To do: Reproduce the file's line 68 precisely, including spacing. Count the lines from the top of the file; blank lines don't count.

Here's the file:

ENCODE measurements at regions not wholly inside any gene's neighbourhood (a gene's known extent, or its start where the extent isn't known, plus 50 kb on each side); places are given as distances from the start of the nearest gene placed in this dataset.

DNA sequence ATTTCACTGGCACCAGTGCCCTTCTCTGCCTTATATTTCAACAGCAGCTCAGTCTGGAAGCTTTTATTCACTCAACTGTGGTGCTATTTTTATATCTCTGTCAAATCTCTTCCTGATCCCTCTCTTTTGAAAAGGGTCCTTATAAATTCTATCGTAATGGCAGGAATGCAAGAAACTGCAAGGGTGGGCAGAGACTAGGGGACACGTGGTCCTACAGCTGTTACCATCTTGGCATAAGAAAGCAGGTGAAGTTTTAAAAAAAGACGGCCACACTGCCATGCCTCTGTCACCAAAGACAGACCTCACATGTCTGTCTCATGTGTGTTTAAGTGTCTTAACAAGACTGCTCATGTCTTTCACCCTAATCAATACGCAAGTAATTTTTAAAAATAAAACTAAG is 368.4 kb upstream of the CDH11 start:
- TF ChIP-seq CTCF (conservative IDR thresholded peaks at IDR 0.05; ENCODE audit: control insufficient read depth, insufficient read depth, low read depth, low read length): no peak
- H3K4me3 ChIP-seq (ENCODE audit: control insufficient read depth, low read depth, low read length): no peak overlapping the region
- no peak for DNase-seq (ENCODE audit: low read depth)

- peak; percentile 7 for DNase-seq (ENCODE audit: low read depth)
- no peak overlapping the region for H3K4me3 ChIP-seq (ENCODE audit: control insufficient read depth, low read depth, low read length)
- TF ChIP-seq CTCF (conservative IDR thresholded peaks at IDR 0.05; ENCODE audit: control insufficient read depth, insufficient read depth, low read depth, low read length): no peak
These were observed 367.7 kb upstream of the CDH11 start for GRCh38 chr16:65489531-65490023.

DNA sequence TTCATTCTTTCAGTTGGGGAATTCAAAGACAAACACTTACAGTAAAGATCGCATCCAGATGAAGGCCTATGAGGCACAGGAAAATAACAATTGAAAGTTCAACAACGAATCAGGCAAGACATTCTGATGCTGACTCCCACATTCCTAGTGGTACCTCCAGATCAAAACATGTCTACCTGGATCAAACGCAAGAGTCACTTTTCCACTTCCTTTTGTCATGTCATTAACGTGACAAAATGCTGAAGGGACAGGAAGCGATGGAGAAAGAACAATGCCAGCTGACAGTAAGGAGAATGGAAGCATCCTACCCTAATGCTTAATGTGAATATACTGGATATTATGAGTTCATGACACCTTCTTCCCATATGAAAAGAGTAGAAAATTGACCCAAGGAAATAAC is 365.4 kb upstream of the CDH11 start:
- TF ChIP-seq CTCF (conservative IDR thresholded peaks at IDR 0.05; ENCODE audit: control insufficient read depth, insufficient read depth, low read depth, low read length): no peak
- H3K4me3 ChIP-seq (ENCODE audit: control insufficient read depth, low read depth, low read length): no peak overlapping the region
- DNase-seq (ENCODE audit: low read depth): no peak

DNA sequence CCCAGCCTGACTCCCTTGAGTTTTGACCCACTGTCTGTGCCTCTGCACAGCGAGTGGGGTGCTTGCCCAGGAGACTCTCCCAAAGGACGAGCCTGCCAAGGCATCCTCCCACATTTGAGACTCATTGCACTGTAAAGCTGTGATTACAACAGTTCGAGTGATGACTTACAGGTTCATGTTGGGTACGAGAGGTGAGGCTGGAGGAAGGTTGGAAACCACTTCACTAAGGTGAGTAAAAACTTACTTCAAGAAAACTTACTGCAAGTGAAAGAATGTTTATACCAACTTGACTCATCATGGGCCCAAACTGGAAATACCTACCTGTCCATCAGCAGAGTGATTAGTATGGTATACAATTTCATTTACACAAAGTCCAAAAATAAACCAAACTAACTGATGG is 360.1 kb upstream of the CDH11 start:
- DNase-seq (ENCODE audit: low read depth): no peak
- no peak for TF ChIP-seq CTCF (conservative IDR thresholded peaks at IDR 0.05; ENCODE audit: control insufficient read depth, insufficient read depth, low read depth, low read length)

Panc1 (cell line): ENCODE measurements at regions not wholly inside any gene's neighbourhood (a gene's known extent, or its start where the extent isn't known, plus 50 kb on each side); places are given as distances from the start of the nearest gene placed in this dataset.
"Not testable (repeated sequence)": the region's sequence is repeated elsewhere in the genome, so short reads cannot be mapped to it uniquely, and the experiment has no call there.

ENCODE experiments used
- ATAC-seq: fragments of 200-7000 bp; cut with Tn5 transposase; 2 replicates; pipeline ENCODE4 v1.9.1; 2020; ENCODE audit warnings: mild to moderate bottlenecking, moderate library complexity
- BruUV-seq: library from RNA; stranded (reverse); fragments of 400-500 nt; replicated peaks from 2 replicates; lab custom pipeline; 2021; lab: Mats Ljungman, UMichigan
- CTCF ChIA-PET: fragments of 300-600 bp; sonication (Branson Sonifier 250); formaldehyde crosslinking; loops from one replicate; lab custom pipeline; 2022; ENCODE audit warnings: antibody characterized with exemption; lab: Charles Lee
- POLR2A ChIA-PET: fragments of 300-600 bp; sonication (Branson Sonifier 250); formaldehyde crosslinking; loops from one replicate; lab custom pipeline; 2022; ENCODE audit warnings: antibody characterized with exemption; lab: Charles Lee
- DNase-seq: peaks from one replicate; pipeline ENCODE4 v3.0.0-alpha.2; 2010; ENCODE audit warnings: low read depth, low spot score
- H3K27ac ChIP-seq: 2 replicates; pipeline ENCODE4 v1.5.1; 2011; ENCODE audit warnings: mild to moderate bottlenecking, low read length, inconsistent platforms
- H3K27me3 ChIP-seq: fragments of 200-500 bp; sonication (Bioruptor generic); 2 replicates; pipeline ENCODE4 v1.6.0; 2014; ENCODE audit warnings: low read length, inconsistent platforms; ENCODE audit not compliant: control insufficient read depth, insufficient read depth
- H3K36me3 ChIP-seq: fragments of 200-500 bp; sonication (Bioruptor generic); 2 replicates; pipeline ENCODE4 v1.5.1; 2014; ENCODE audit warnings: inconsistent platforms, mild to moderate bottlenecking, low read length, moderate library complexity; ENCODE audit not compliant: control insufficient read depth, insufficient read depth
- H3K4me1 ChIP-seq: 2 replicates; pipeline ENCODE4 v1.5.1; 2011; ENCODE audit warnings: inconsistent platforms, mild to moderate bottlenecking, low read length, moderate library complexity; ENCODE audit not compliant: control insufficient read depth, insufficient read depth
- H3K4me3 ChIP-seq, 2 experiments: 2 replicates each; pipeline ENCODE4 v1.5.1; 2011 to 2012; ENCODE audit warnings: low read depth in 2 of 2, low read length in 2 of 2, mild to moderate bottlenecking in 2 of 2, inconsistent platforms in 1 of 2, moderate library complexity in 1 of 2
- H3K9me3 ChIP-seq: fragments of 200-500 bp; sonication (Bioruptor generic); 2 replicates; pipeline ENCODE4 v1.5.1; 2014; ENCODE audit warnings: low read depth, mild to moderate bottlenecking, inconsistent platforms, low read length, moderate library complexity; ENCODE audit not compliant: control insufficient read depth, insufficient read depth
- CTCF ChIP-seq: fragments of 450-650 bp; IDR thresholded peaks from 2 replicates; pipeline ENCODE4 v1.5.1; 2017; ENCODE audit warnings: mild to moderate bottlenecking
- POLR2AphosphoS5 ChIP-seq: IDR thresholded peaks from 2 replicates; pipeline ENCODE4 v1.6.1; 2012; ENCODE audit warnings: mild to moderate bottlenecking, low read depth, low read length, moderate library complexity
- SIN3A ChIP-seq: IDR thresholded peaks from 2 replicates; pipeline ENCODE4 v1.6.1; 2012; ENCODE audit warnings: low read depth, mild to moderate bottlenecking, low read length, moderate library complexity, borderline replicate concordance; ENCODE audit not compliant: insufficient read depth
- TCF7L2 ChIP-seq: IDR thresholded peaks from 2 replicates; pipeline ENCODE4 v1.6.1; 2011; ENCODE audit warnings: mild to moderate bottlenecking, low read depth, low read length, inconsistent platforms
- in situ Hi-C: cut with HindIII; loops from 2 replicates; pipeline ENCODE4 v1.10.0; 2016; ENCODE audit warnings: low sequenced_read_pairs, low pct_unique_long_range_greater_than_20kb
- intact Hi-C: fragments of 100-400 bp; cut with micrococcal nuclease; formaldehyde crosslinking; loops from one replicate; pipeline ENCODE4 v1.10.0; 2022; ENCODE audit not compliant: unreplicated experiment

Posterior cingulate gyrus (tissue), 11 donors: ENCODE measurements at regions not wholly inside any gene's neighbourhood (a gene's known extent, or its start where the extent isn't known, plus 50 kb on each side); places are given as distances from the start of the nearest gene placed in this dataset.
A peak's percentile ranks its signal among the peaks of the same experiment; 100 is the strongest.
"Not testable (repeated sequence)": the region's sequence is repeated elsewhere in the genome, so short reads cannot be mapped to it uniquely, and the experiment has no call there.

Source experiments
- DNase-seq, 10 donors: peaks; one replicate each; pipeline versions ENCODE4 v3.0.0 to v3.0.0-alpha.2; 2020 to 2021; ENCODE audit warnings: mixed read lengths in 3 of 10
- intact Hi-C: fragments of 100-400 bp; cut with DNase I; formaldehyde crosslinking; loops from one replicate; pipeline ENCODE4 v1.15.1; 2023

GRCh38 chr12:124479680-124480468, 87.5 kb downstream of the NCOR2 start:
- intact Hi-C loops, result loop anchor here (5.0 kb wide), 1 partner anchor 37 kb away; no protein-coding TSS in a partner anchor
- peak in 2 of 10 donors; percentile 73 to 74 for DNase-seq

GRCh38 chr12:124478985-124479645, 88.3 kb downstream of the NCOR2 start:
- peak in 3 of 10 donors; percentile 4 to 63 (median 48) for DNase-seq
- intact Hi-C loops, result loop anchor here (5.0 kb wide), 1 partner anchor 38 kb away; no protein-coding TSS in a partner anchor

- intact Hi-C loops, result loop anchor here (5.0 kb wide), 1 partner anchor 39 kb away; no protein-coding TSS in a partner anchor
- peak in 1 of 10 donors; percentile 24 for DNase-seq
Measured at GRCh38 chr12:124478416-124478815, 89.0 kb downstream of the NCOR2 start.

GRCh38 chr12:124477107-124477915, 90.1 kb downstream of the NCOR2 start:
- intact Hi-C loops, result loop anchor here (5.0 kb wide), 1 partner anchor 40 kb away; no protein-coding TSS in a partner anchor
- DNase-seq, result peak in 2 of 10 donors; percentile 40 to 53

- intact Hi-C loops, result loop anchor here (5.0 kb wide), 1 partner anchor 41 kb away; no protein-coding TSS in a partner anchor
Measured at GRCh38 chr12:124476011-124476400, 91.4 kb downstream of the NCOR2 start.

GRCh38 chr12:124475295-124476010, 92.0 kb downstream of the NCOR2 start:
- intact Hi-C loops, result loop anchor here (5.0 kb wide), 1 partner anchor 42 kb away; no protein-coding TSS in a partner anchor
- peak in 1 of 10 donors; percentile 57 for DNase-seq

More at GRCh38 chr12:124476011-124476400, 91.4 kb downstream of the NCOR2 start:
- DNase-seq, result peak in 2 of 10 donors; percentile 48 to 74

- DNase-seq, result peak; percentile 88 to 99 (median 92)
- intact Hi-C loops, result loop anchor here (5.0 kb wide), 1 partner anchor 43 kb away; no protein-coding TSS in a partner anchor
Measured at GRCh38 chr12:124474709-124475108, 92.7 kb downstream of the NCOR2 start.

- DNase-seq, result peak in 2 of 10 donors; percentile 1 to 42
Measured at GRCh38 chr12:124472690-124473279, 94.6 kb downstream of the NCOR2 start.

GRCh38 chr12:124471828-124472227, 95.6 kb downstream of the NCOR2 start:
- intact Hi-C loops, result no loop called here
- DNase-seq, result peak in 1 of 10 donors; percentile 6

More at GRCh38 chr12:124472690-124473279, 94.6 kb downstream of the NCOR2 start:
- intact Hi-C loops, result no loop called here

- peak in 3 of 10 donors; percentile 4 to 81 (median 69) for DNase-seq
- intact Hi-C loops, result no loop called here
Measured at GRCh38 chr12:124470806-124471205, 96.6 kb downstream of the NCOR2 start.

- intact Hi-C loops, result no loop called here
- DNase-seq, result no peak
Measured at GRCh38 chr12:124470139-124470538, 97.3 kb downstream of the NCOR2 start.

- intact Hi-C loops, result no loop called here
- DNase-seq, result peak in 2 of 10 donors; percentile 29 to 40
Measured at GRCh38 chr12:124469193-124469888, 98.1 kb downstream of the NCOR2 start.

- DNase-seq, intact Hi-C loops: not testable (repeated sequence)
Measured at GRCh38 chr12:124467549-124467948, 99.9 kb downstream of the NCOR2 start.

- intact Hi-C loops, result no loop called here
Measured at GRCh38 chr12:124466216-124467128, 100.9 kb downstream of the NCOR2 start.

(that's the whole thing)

- intact Hi-C loops, result no loop called here